AUTHORHasegawa, Tsuyoshi
CHAPTER TITLEThe Atomic Bombs and the Soviet Invasion: Which Was More Important in Japan's Decision to Surrender?
PAGE NUMBERS113-144
BOOK EDITORHasegawa, Tsuyoshi, Ed.
BOOK TITLEThe End of the Pacific War: Reappraisals
PUBLISHERStanford University Press
CITYStanford, CA
DATE PUBLISHED2007
ISBN978-0-8047-5427-9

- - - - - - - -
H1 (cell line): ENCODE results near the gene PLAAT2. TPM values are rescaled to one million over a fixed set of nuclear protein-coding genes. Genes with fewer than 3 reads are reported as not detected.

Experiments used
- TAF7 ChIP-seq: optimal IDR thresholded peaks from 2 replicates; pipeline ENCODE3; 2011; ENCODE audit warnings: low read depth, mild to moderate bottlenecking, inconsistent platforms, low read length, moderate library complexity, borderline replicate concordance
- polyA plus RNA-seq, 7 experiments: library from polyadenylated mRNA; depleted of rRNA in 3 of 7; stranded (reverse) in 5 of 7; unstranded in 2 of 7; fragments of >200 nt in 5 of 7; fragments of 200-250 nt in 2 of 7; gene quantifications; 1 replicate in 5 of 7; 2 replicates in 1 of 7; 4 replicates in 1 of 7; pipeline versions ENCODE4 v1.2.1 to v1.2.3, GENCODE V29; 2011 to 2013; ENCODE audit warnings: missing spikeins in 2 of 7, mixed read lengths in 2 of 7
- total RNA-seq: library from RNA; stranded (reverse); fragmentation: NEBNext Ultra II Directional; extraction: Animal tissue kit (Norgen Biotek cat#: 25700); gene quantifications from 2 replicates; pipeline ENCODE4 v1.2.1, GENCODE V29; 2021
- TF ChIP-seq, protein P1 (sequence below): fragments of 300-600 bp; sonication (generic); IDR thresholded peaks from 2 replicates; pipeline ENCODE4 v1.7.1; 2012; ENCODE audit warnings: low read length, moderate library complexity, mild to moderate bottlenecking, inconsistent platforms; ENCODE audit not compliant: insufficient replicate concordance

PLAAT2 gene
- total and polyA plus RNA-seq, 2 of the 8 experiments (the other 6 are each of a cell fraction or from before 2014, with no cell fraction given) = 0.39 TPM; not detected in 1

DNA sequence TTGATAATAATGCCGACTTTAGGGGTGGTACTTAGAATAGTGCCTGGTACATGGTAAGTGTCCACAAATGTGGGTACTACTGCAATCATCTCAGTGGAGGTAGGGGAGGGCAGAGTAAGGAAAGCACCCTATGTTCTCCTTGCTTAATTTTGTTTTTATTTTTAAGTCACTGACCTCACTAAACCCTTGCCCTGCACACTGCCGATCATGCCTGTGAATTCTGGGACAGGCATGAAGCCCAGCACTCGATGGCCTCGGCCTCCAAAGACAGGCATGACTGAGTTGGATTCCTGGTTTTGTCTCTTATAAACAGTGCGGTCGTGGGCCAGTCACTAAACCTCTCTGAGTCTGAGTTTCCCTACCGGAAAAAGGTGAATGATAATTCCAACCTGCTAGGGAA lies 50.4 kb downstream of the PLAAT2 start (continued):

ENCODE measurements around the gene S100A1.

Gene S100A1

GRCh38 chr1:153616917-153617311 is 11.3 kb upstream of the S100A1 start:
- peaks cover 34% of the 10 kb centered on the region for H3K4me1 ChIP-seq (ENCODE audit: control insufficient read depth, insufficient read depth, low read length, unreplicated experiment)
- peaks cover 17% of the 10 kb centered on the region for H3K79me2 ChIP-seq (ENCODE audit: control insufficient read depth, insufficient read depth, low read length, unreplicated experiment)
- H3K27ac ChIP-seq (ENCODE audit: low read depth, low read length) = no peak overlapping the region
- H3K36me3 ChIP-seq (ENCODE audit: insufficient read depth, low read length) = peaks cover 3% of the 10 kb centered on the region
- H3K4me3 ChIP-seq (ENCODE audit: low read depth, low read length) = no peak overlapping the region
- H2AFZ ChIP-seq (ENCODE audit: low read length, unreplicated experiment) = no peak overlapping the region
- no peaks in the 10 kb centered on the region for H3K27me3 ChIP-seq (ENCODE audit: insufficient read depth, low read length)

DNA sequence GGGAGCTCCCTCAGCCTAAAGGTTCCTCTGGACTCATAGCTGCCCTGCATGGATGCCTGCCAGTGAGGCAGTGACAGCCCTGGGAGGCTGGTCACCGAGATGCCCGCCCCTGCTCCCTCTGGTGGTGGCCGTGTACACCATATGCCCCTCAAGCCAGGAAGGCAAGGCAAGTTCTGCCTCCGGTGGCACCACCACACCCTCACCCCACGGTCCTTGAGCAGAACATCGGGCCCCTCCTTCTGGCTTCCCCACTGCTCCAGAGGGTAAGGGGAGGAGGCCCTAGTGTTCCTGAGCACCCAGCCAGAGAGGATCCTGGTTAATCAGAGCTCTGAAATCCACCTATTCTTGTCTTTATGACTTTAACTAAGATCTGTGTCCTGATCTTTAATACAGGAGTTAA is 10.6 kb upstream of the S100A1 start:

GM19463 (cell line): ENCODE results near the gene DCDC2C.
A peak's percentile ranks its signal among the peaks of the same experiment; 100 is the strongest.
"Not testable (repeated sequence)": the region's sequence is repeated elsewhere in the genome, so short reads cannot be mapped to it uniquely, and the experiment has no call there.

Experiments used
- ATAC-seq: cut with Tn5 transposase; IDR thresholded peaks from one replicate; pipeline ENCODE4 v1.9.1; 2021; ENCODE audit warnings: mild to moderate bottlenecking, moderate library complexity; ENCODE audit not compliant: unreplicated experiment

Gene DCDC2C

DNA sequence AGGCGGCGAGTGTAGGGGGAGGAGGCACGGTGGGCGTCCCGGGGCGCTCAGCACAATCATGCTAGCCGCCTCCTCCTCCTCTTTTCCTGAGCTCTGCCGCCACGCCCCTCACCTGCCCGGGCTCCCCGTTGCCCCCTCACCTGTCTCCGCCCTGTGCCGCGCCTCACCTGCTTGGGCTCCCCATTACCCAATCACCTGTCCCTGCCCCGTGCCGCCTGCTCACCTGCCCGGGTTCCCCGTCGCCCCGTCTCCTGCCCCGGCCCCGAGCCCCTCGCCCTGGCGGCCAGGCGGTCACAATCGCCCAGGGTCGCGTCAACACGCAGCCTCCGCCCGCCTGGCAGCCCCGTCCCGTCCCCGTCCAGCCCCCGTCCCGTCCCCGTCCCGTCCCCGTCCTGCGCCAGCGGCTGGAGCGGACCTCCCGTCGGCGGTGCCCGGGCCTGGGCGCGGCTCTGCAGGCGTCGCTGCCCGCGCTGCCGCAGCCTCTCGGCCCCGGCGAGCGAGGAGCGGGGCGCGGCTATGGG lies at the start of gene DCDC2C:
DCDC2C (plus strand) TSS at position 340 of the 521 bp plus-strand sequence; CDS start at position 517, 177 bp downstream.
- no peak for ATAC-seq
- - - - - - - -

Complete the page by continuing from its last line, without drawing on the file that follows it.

This chapter argues that the Soviet entry into the war against Japan in August 1945 during World War II had a more decisive effect than the atomic bombings of Hiroshima and Nagasaki on Japan’s decision to surrender under the terms of the Potsdam Proclamation. This position directly opposes recent arguments by historians Asada Sadao and Richard Frank. The author, historian Tsuyoshi Hasegawa, analyzes the sentiments at Japanese cabinet meetings in August 1945 and the diaries of Japanese government and military officials to demonstrate how the shock of the Soviet invasion was felt much more strongly than the shock of the atomic bombing of Hiroshima. Hasegawa shows how the Japanese had relied on the idea of mediation through Moscow to bring a peaceful conclusion to the war, and thus the Soviet invasion signaled the loss of their remaining prospect for peace without signing the Potsdam Proclamation. The chapter concludes by discussing a series of counterfactual hypotheses and suggesting that the Japanese could have been compelled to surrender by November 1, 1945 without the use of the atomic bombs, and that the Soviet entry into the war alone would have been sufficient to prompt the Japanese surrender. The chapter is well-researched and includes extensive endnotes.


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